Whilst junk e-mail doesn’t send me into a frothing-at-the-mouth rant like it does some people, I do get a touch annoyed when it’s necessary to register with a site and provide lots of highly identifiable information like full post codes, phone numbers and e-mail addresses just to do something like get a quote or in some cases even see their products, not least because next time I visit I have to remember my username and password. And because it invariably sets off a new round of incoming junk mail.
Some time ago, I heard about the then new e-Bike insurance, and went and got a quote, even though I needed to go through all the registration nonsense.
Although the result was something along the lines of “ho ho ho – you think we’ll insure a bike instructor with a GSXR750?”, a friend had an excellent quote so I’m not going to give them a hard time over that.
But somewhere on the site, I must have missed the little box marked:
“if you don’t want to receive annoying e-mail from us until hell freezes over, please tick here. [ ]”
And for some daft reason, I used my main e-mail address rather than a disposable one. And I can’t be bothered to find my log-in details which have long since disappeared into the bin on a Post-It note, or find opt out details in the mail or website.
So, I get a regular stream of inconsequential offers and non-news from e-bike, which usually get dropped straight in the bin without me reading them. Still, I guess that’s one part of the paperless office which actually does save paper.
Anyway, trying to bring this back on track before I waste too many pixels, I’m always keen to pick up new ideas about riding, for myself and for the training courses. So when the latest words from e-Bike drop onto through the virtual doormat, entitled:
“Super tips from the Superbike School”
I open it and read it. Penned by the ubiquitous Andy Ibbott, we’re promised:
“an insight into cornering and the fears many people associate with it”
Could be useful, I think… and read on…
After making some guesses about what the average rider might like to improve (safer, quicker, smoother, knee down, more lean angle etc. etc.) Andy says: “There is a common thread with all of these points and no doubt with other points I am sure you can think of corners.“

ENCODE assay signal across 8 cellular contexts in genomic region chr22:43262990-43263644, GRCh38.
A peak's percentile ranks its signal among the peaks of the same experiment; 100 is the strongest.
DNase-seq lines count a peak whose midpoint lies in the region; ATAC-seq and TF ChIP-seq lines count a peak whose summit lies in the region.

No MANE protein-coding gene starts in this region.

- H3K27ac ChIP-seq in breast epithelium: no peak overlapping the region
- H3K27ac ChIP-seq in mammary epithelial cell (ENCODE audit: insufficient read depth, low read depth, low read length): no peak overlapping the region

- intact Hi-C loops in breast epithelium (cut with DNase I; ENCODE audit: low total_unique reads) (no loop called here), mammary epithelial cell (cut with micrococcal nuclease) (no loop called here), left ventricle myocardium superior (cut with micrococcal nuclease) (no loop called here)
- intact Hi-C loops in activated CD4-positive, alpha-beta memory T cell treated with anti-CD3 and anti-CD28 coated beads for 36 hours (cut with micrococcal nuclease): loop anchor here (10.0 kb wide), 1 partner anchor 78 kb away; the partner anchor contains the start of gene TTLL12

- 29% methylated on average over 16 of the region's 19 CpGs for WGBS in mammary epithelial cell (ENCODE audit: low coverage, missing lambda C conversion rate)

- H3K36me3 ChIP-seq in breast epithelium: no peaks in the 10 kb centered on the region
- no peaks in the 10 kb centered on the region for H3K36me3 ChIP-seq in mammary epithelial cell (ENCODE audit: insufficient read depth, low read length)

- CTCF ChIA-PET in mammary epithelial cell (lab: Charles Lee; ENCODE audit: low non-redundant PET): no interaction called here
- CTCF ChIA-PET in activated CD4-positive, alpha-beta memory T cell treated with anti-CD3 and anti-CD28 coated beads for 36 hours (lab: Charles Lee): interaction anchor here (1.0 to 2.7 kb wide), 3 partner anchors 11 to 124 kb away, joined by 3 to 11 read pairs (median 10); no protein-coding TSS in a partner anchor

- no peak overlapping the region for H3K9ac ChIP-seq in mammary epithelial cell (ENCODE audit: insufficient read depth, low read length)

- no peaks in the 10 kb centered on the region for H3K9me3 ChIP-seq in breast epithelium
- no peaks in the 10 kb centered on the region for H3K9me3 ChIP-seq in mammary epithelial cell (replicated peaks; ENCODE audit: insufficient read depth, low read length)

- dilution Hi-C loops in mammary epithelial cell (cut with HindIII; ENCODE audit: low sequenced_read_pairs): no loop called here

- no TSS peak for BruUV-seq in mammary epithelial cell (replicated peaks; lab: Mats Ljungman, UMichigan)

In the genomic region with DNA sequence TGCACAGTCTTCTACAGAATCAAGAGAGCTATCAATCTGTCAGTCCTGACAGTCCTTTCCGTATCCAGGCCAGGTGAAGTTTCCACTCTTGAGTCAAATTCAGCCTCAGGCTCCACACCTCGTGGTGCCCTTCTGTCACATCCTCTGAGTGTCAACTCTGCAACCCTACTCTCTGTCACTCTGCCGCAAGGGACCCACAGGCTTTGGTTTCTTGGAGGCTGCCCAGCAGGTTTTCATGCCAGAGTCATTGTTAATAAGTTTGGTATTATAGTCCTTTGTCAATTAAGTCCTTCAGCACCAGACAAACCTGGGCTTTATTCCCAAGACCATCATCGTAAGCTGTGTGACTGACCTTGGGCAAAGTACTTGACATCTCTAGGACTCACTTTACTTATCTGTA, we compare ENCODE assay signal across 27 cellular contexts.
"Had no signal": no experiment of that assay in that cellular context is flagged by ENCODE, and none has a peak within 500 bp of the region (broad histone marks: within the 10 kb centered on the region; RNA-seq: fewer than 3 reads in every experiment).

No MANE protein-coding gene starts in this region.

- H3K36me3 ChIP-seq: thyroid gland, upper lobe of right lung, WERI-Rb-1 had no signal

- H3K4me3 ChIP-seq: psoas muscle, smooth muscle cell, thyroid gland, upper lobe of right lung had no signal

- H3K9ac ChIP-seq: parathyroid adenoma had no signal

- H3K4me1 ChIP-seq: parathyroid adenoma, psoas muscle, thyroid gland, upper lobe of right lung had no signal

I think a bit of punctuation would have helped comprehension, but I got the gist so let’s not be picky. Andy then asks why corners are such a challenge and comes up with “fear of falling off”. You don’t say?
OK, so now we’re half way through the mail and we’ve managed to repeat the title; I’ve not learned a lot yet.
Moving on. Another paragraph about the “buzz” and “enjoyment”, one more about moving our “limits” so instead of cornering at 50mph at 99%, we corner at 65 at 80%.
I’m guessing he didn’t mean the speed “limit” then.
Then we get the answer. To “defeat fear and cure the unknown” we need “knowledge”.
Get out of here!! Well I never…
And “2008 is the year to seek it out!” Apparently.
Followed by the email address and website address for the Superbike school. And another top news item about Leon Haslam signing autographs.
Err… is that it? [turns over virtual paper and rapidly scans other side] Yep, that’s it.
OK, I know the real job of something like that e-mail is to be a “teaser”; to provide just enough stimulation to encourage people to hit the keyboard and demand “tell me more”, and shortly after part with large amounts of cash for a training course at the Superbike school and perhaps I’m just a bit naive in expecting some real substance in there.
It’ll no doubt have led to a bunch of cheques winging their way through the post and keeping Andy and his chums in employment, but I’d hope the more discerning reader would get to the sign off at the bottom as disgruntled at the lack of “super tips” as I was.
Then I read it again. Sudden insight moment. I cut and pasted the text into a word processor and ran a word count – 495. Call it a nice round 500. Interesting. Now, my column in “The Road”, the Motorcycle Action Group journal, was originally capped at 500 words (I’ve managed to sneak it up to a thousand but don’t tell Mutch the editor!) and 500 words is a very tough limit to write to. It calls for a great deal of focus, as well as a strict economy with words, to get in under the bar.
So my admiration for the construction – if not the content – went up considerably. In its way, this email is a masterpiece in communication skills – it manages to sound knowledgeable all the way through whilst saying nothing very precisely.
Unfortunately, if they can do that with the press release, it does make me wonder if they’ve managed to do the same sort of thing with the training itself! But I guess if Andy is out of a job with the Superbike school, he could turn his hand to DSA press releases!